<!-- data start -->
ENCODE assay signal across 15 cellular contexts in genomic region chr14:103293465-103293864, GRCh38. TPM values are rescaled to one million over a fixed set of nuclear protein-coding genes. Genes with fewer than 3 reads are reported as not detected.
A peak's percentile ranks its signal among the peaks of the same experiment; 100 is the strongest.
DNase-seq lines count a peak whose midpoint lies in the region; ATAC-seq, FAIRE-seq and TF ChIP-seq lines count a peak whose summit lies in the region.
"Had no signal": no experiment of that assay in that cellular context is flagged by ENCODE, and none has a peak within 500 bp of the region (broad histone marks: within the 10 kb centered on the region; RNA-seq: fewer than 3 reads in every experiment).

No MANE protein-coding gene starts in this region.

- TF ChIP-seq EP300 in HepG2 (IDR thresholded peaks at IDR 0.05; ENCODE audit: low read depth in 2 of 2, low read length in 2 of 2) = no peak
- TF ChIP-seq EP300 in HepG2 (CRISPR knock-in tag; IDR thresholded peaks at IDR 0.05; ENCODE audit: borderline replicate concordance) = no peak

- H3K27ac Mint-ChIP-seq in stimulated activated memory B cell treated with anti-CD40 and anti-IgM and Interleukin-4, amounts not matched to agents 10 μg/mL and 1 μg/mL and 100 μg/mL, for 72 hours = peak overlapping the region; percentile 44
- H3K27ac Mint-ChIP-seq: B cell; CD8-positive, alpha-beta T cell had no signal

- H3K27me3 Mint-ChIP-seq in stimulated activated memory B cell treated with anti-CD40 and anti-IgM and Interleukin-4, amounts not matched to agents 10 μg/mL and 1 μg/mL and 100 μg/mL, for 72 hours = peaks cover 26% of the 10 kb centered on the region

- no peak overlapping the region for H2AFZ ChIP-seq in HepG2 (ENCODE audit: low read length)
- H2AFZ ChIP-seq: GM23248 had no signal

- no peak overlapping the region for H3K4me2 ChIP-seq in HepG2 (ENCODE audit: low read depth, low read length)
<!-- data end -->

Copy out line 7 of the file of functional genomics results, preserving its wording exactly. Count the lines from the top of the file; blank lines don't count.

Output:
- TF ChIP-seq EP300 in HepG2 (CRISPR knock-in tag; IDR thresholded peaks at IDR 0.05; ENCODE audit: borderline replicate concordance) = no peak